by Radha Marcum
When you think Boulder, Colorado, a montage of mountain scenery, high-end local-food eateries, and families biking together to twice-weekly farmers’ markets might come to mind. It probably doesn’t evoke images of trailer parks, processed foods, or difficulty finding entry-level jobs. But both paradigms coexist in this community that prizes itself on progressive solutions to sustainability.
Closing the gap between these two realities is exactly what Boulder County’s largest urban agriculture nonprofit, Growing Gardens, aims to do through its Cultiva Youth Project. Started fifteen years ago, Cultiva isn’t just another organic farm experience for youth. It isn’t a summer camp. Participants ages 12 to 19 are in fact employed by the project and are responsible for running the organic farm, serving between fifty and sixty-five families through its CSA (community supported agriculture) program each summer.
“It’s really hard to find youth employment in Boulder, especially since the recession,” says Christopher Kiley, age 18, who is serving as a Youth Leader for his fourth season with Cultiva. “Teens are often disregarded, not taken seriously. This program stands against that paradigm. Cultiva has given me a job and confidence that I can lead.”
Modeled after the renowned Food Project in Boston, Massachusetts, Cultiva was started in partnership with the Family Learning Center in the San Juan del Centro neighborhood of Boulder. It was designed to provide leadership training, education in healthy eating, and job skills to the low-income teens in that vicinity.
Cultiva now operates on Growing Gardens’ central location, an 11-acre property less than a mile from downtown Boulder, also home to Growing Gardens’ 400-square-foot greenhouse, the Children’s Peace Garden, and community garden plots. About half of the teens in the program still come from low-income households.
“We look for kids who need the experience, who can’t afford to go to a camp, or who would benefit from the program for social issues,” Cassy Bohnet, Cultiva’s current program coordinator, tells Calmful Living. “For example, they may be exceptionally shy or place somewhere on the autism spectrum.”
“Agriculture is becoming a lost art,” points out Kiley. “Less than 2 percent of the US population works in agriculture.Cultiva teaches us how to farm. It’s an intense experience with all kinds of plants—fruit, root, and leaf crops. We learn not just how to grow but how to harvest and sell these foods. It’s vital,” he says. “We need to help our community choose fresh foods, not simply what you can buy in a package.”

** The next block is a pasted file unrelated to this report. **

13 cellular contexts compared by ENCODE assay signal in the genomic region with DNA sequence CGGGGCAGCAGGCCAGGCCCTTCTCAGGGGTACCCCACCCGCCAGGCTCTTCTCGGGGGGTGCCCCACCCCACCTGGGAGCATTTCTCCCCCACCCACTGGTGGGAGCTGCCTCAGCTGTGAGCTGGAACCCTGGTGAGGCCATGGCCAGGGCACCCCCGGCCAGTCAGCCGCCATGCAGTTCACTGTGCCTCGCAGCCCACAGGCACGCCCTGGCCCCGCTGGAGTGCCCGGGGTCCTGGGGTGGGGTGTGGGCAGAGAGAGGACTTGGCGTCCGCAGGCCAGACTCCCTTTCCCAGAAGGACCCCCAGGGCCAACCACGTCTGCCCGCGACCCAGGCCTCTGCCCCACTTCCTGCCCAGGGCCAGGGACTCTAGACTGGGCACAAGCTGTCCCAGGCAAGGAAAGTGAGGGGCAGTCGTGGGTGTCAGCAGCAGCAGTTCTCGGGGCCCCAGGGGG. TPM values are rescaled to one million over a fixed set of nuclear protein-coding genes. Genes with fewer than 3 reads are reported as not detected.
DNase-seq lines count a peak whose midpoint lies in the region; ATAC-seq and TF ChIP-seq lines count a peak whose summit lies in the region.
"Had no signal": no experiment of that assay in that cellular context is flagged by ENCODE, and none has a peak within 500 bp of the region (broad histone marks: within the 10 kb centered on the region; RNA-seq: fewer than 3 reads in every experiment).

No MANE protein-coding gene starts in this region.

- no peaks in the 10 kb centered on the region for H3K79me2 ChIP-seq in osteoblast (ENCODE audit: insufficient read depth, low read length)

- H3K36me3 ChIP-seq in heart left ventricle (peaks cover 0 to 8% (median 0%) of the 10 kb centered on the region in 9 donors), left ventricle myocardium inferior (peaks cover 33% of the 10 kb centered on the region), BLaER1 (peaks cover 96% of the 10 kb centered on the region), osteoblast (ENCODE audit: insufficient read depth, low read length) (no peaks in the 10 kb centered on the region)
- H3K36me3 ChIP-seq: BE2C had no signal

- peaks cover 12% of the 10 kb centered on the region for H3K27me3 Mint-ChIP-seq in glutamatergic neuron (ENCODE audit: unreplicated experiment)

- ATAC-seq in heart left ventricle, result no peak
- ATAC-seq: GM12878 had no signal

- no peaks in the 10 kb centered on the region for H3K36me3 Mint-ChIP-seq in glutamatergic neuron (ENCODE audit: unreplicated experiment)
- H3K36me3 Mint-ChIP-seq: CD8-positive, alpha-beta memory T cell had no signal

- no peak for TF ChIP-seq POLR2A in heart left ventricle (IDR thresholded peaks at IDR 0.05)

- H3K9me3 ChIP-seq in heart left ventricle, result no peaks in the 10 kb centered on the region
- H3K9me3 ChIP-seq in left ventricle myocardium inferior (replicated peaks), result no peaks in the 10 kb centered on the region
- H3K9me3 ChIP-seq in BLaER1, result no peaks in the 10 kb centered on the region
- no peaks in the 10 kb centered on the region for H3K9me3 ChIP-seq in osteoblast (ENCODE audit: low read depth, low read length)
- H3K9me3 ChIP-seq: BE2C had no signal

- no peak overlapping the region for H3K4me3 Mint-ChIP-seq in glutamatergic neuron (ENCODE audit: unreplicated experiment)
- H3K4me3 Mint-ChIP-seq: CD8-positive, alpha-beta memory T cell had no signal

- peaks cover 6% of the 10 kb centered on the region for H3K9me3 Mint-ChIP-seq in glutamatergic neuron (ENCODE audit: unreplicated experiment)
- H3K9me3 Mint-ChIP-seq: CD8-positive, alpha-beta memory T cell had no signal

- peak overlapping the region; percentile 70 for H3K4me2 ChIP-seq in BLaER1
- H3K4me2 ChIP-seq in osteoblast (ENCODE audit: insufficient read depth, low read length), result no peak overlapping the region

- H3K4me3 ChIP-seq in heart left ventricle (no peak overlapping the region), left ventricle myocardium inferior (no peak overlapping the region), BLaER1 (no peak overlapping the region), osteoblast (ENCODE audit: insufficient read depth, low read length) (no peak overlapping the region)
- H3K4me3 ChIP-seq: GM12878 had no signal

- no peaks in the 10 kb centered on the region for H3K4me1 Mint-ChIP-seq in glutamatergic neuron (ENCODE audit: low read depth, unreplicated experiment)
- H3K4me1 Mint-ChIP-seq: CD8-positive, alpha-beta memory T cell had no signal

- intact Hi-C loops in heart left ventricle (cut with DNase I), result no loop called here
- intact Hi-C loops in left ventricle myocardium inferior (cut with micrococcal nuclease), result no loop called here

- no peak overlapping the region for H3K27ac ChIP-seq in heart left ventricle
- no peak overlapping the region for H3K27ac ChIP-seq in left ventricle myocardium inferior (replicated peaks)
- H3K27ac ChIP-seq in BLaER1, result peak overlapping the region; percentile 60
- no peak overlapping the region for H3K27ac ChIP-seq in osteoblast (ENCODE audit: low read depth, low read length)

Each week, participants take home bunches of fresh organic greens and vegetables that they have learned to cook through classes with local chefs (in partnership with the Boulder County Slow Food chapter) to enjoy with their families. “I used to think eating healthy was a burden,” relates Katrina Lews, age 16, whose mother is type 1 diabetic and has always focused on healthy eating. “Now I don’t see it that way. It tastes better and is better for you. I’ve even given up eating junk food when I’m on vacation, because I know that I’ll feel horrible later.”
About fifty Cultiva participants work in the fields two days per week throughout the summer and every Wednesday evening during the CSA pickups. There are also several Boulder Farmers’ Market “gleaning” shifts—in which Cultiva participants collect leftover produce from various farms for distribution to elder or low-income community members who wouldn’t otherwise be able to buy local organic produce. They donate over 10,000 pounds of food annually.
“Cultiva has shown me that I don’t just want to belong to a community; I want to improve the community,” Kiley continues. “Cultiva has given me the courage and the empowerment not only to lead in the program but to tackle some of the tough social issues that we face.” Thanks to his experience with Cultiva, Kiley has joined a handful of other nonprofits devoted to teen sexuality issues and has earned his certification as a rape crisis counselor, he adds.
Over the past decade and a half, more than 750 young adults have worked in Cultiva. Many participants have gone on to study agriculture, social work or business in college. Each participant benefits in a unique way, says Bohnet, but all experience community in a new way—as vital to physical and mental health as good nutrition. It’s a model that communities throughout Colorado and neighboring states are looking to replicate with Growing Gardens’ guidance.
“This program brings so many people together,” concludes Lews. “By working with teens that I might not interact with otherwise, and meeting so many people who pick up CSA shares every week, I see community from a new perspective.”
Learn more about Cultiva Youth Project and other Growing Gardens’ urban agriculture programs at www.growinggardens.org.